The Gamma app brings PS1 emulation to the iPhone

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iPhone users without a penchant for jailbreaking can finally enjoy the blocky polygons and shifty textures of the original PlayStation with Gamma, a free PS1 emulator that hit the iOS App Store last night. Gamma comes courtesy of developer ZodTTD, which has been creating emulators for the iPhone since the earliest days of third-party iOS apps.

The app has both iPhone and iPad versions with support for Bluetooth controllers and keyboards, as well as customizable on-screen controller skins. It uses Google Drive and Dropbox syncing for backing up your game files and save states (those are the snapshots you can save at any time and reload, a little like pausing your game — great for old-school games that don’t let you save any time you want). Like the Delta emulator that ruled the App Store’s top free apps list for weeks before being unseated by free donuts, the app will also go grab game cover artwork for you automatically.

PS1, emulated.
Screen recording: Gamma

The default skin for landscape orientation is mostly transparent and hard to see, though, so you’ll want to replace that when you can.

I’ve never played this game, and I probably never will.
Screenshot: Gamma

Thankfully, Gamma doesn’t require you to go find any BIOS files to run PS1 games. That said, I had trouble getting the first two games I tried — NASCAR 98 and Shrek Treasure Hunt. But that may have just been the game files I was using, as I could run Oddworld: Abe’s Oddysee just fine. Third time’s the charm, right?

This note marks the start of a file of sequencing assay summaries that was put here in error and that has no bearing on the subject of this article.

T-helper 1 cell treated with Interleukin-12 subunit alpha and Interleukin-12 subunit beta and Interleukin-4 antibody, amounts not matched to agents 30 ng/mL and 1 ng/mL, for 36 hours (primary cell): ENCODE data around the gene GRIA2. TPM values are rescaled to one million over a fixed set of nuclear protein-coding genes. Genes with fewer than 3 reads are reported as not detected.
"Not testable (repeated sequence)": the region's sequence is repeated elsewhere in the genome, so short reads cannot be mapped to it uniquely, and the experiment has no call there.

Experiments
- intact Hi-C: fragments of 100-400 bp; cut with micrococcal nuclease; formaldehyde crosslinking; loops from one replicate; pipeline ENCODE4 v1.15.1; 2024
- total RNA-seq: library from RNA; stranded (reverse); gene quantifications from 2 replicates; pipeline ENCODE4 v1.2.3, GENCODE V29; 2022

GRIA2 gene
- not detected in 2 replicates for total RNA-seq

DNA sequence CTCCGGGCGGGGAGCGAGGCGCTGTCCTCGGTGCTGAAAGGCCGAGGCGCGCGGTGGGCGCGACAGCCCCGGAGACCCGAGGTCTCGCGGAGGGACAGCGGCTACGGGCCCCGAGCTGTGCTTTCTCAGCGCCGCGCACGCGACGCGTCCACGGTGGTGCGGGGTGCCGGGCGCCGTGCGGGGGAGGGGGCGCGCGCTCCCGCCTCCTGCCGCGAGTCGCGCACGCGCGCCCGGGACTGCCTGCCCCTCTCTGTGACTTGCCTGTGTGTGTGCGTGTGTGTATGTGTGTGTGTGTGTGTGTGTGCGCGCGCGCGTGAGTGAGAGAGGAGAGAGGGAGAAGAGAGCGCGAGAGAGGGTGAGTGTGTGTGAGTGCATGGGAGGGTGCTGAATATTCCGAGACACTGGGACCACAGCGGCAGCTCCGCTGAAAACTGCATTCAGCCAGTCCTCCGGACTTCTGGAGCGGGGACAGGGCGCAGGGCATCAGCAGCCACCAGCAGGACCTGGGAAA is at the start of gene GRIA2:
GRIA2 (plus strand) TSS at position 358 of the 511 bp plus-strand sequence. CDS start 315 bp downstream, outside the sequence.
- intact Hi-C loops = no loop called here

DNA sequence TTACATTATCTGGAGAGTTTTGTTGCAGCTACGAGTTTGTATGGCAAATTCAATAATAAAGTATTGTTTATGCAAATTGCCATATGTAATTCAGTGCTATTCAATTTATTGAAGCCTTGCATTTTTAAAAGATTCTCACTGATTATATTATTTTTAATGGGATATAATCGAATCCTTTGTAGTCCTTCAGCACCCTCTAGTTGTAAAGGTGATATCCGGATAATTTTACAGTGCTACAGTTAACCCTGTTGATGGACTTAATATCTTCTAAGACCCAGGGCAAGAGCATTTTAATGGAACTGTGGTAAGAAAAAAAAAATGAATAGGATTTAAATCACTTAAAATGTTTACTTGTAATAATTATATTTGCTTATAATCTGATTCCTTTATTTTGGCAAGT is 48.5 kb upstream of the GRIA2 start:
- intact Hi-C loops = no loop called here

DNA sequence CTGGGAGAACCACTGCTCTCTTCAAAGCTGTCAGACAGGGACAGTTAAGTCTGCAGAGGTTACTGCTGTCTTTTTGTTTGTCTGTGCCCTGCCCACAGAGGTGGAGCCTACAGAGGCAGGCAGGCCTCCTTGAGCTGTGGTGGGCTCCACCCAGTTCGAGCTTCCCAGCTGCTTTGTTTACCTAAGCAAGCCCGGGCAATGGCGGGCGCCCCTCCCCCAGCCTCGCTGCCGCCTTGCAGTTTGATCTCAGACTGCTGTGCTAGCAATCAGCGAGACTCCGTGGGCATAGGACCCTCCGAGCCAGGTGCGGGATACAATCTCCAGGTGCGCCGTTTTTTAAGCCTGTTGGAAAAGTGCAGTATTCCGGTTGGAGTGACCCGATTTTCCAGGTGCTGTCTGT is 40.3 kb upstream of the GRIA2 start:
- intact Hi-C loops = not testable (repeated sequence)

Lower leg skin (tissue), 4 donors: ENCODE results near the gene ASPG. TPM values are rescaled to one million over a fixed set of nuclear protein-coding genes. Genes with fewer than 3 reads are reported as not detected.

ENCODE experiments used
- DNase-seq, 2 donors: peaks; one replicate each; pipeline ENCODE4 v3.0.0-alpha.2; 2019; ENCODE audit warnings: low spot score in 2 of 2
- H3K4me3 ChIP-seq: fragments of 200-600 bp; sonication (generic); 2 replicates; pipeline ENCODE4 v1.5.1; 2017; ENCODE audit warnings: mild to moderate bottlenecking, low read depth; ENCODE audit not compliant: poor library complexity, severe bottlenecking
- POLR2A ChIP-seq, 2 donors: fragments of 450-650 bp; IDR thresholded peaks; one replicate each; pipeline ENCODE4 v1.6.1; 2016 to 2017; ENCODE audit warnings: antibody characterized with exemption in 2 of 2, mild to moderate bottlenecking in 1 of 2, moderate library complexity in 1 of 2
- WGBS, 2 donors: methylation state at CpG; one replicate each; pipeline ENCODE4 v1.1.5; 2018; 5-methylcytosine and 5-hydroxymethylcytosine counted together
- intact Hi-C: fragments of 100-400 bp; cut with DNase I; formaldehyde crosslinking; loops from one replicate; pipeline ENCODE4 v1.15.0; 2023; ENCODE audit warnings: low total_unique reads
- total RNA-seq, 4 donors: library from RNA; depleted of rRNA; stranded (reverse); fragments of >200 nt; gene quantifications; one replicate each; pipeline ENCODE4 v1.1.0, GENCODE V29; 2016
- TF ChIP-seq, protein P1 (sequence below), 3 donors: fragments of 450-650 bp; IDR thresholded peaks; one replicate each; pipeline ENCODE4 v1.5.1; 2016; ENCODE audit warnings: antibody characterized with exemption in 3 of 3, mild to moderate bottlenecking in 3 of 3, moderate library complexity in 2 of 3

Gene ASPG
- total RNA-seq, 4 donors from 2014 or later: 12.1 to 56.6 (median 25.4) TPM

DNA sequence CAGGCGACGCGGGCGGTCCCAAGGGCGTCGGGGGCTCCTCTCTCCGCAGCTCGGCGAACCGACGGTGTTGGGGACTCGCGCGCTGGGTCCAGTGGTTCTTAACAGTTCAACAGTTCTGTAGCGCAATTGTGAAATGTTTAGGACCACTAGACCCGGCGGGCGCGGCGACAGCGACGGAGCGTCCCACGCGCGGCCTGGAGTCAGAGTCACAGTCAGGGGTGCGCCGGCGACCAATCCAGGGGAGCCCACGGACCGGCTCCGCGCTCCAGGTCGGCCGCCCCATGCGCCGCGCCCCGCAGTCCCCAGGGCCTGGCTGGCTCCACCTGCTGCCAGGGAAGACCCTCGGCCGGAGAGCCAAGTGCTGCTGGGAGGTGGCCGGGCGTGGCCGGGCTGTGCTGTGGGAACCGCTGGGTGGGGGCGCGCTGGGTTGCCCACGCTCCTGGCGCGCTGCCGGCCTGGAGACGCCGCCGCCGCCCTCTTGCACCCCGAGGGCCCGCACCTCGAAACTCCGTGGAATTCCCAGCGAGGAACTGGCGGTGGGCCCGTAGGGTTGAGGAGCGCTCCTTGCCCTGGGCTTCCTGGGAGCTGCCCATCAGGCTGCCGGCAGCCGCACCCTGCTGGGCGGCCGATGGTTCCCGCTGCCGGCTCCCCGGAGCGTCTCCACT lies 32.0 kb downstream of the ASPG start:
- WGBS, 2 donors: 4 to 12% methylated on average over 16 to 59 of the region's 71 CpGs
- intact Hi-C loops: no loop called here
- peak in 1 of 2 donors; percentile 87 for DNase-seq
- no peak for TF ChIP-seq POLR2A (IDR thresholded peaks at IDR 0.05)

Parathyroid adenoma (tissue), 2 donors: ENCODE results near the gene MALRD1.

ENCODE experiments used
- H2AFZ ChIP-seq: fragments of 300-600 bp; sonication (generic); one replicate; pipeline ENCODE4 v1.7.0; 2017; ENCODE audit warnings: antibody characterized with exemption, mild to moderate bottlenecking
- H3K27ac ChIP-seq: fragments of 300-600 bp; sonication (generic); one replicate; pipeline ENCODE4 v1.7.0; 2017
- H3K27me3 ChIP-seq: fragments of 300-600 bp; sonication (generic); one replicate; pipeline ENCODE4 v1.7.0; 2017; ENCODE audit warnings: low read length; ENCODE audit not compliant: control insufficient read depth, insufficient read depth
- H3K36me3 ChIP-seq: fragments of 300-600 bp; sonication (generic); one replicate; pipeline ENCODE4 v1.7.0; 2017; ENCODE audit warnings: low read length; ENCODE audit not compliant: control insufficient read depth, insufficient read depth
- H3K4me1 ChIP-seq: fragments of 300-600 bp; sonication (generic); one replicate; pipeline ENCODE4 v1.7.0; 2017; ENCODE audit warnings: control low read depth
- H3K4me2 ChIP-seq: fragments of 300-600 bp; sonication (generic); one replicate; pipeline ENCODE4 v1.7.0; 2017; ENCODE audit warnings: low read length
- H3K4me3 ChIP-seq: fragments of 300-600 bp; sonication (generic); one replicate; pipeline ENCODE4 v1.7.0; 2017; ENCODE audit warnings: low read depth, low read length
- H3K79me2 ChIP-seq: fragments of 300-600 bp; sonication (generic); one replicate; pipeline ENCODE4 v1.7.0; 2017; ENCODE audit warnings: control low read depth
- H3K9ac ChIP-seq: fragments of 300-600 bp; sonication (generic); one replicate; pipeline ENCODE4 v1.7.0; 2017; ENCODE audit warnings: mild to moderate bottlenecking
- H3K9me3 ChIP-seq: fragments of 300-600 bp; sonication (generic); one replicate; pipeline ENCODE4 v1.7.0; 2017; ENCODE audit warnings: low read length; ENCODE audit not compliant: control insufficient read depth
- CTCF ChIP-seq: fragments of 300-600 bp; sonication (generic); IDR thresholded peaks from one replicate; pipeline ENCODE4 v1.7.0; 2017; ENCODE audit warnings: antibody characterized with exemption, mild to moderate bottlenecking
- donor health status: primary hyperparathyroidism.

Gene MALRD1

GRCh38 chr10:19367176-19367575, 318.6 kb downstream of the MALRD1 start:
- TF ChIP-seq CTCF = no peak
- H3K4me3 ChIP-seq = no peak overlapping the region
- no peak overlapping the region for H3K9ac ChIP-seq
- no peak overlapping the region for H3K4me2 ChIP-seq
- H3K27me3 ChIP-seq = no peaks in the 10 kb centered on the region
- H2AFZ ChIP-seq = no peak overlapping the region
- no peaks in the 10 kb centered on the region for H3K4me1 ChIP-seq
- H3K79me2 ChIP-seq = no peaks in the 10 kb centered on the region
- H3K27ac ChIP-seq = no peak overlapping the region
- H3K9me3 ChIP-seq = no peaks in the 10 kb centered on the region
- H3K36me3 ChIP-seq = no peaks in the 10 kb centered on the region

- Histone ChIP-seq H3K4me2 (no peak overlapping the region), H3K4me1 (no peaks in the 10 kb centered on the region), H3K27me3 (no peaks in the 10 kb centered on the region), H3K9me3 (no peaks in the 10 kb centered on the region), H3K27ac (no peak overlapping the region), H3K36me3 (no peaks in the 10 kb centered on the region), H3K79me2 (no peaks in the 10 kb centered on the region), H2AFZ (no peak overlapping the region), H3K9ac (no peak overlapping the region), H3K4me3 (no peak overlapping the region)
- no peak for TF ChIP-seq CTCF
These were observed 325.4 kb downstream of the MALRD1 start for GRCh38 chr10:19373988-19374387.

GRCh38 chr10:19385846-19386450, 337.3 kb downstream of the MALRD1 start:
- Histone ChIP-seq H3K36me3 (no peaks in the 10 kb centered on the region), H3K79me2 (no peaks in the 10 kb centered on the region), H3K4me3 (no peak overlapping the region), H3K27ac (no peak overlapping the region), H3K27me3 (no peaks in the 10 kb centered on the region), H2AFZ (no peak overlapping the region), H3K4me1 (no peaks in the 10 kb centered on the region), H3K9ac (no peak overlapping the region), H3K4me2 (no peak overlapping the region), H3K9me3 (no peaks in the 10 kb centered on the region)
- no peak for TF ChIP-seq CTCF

According to Gamma’s App Store page, it collects identifiers that can be used to track you, and may collect location and usage data. For what it’s worth, the app didn’t trigger a location data access request for me, nor did it prompt me for tracking permission (though it did do so for my colleague, Sean Hollister).

Benjamin Stark, aka ZodTTD, has been around the block. Stark pointed out to The Verge via email that Delta developer Riley Testut’s first iOS emulator, GBA4iOS, borrowed code from an emulator Stark had made called gpSPhone (something Testut wrote about in 2013). But even that app, Stark said, was based (with permission, he added) on gpSP, an Android emulator created by a developer called Exophase.

Update May 12th, 11:36AM ET: Added additional context and details shared by Stark.



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